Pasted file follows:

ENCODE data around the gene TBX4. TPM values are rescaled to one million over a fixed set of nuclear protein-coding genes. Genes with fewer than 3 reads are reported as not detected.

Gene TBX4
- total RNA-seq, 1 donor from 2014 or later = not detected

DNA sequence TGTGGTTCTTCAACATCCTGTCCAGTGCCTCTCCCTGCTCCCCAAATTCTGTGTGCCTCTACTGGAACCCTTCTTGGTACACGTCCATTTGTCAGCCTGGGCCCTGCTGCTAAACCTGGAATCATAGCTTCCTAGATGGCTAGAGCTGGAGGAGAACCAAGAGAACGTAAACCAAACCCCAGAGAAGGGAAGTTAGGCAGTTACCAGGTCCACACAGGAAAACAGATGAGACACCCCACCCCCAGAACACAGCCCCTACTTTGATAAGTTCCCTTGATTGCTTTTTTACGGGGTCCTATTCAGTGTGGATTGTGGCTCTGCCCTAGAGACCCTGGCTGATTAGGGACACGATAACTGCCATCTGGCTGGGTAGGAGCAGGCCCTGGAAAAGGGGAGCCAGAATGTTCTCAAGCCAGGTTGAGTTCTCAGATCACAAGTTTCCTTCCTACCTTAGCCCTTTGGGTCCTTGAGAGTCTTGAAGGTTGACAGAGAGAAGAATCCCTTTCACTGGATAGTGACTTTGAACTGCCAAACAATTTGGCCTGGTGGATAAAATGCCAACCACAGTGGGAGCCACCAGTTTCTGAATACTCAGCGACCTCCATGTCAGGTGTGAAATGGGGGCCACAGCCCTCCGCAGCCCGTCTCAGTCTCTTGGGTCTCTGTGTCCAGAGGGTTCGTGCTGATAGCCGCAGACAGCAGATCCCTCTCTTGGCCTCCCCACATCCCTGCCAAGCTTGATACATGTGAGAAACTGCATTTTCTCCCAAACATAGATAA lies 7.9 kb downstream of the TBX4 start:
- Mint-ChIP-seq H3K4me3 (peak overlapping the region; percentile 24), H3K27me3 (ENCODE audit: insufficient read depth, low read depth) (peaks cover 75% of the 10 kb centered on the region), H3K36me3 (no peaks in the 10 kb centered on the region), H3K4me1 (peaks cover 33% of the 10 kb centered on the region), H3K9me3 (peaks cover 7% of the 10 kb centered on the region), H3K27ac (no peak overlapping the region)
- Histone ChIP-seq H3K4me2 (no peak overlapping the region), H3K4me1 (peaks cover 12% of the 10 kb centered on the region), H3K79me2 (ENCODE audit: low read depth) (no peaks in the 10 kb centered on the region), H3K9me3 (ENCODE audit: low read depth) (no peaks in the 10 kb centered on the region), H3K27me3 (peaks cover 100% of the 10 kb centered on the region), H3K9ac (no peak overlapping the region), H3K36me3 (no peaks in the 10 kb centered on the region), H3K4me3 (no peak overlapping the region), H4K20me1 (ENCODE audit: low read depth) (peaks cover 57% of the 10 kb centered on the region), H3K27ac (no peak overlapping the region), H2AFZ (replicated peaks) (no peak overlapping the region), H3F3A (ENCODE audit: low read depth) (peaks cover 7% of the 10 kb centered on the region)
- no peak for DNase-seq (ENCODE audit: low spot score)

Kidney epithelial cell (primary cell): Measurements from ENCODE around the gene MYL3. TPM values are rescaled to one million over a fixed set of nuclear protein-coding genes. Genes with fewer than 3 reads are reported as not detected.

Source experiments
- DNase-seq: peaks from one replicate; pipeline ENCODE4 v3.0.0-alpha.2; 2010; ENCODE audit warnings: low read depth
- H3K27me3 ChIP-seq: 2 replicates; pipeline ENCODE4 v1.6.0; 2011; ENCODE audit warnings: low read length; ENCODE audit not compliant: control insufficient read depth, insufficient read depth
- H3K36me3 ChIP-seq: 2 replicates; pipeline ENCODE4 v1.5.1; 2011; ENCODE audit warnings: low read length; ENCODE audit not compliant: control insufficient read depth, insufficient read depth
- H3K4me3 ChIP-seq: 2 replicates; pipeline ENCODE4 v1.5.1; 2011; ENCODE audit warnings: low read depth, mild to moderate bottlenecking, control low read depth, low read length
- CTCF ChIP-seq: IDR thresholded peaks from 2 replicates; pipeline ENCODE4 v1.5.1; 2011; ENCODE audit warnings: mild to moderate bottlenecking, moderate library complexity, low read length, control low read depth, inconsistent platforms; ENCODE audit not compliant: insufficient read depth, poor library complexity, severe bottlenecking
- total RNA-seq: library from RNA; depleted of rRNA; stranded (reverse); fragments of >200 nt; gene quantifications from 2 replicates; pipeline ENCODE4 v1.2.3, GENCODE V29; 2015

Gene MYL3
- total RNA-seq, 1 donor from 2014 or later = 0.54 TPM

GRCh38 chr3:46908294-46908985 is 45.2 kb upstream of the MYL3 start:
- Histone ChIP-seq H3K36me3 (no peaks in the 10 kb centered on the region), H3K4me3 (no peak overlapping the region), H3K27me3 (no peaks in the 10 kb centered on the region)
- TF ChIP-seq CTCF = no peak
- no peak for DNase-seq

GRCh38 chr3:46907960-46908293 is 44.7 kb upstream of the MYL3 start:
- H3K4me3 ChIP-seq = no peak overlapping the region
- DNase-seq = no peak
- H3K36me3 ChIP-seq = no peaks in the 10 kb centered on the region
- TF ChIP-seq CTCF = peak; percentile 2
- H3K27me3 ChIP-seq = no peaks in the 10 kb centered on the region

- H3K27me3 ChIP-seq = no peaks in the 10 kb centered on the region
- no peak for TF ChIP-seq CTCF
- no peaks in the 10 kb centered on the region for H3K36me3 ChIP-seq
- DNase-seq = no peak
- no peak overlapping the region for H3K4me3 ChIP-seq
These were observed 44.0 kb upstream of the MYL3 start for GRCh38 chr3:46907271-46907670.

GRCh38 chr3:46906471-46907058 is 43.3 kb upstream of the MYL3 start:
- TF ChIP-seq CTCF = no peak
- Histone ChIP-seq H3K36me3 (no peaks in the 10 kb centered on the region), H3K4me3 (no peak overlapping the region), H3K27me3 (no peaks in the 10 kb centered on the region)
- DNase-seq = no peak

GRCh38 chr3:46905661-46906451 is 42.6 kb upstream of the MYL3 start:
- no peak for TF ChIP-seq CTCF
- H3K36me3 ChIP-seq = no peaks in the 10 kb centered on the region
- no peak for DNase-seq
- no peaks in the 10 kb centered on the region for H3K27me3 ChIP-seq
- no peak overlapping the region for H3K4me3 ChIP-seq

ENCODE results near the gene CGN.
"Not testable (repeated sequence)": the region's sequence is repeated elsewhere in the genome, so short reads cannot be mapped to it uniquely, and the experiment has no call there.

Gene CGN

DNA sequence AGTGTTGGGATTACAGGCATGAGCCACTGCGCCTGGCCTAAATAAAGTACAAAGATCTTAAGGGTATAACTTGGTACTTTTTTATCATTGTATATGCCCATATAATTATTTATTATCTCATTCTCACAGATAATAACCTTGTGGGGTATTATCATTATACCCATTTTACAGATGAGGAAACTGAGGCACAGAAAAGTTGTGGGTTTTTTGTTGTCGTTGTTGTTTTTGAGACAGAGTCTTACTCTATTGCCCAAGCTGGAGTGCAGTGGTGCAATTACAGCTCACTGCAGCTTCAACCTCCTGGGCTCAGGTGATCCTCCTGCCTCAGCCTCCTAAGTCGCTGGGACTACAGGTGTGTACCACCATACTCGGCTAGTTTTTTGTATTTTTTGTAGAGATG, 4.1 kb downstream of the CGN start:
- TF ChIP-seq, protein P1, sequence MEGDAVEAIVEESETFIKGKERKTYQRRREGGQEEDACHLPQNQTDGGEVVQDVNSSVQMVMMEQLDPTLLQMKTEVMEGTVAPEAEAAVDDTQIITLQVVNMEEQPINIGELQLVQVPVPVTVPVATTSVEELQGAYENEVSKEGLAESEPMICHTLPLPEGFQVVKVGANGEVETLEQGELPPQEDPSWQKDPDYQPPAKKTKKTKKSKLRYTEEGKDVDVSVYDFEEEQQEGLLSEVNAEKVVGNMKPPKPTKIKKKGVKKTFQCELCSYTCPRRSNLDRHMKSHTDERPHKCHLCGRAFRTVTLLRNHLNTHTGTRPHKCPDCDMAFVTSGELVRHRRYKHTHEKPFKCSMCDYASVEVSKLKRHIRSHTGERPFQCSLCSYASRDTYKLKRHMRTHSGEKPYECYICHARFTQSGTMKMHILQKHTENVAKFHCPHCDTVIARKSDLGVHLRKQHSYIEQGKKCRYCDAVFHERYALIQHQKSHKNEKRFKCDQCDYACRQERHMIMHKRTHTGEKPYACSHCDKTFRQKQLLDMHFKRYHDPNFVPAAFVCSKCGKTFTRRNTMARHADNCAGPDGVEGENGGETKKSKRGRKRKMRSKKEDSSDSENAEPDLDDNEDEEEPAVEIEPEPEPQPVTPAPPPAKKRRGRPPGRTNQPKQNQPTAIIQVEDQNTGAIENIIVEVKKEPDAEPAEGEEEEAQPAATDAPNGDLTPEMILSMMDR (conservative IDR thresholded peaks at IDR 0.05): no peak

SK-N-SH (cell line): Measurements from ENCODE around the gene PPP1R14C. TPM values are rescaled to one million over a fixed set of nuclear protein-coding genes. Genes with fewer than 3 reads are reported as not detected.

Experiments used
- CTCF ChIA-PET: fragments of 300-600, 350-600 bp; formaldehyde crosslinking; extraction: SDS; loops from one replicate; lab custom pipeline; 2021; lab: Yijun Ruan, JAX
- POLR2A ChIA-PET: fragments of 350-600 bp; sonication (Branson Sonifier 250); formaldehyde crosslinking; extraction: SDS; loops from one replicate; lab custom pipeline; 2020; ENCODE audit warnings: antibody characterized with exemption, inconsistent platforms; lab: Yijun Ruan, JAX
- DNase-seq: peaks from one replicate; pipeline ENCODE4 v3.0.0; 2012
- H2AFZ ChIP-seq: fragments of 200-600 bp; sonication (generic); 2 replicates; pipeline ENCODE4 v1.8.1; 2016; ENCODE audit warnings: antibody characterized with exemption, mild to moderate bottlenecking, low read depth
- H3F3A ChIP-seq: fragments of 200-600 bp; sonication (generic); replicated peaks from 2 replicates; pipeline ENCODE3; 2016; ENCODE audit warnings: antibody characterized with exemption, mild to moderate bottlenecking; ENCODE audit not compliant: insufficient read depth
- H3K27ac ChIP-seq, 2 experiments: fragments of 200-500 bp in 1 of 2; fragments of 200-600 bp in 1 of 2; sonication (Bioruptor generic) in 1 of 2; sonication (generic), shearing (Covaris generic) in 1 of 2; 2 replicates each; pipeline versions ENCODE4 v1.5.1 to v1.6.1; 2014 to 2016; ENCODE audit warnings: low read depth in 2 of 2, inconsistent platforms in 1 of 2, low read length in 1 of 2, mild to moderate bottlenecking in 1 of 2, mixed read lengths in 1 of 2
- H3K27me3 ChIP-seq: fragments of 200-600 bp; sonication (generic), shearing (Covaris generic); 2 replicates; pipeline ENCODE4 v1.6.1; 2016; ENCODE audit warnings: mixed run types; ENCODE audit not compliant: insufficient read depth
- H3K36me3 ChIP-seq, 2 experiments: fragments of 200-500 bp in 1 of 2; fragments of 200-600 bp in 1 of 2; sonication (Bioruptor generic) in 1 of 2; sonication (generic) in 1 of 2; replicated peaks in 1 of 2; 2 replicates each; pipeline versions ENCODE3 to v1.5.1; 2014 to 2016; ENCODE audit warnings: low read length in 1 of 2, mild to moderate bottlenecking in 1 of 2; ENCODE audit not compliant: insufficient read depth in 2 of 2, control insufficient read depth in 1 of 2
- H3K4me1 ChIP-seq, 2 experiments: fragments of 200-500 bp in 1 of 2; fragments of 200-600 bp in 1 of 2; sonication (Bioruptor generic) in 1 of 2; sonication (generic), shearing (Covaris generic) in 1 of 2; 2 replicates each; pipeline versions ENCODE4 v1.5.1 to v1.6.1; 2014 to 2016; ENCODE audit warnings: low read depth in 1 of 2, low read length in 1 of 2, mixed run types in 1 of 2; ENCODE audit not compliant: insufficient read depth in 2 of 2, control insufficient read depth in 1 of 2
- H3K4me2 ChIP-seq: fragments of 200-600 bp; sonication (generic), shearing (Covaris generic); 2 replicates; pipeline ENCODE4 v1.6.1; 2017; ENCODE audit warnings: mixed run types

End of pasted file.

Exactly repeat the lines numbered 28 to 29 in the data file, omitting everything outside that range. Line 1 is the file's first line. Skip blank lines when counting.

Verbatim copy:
- H3K27me3 ChIP-seq = no peaks in the 10 kb centered on the region
- no peak for TF ChIP-seq CTCF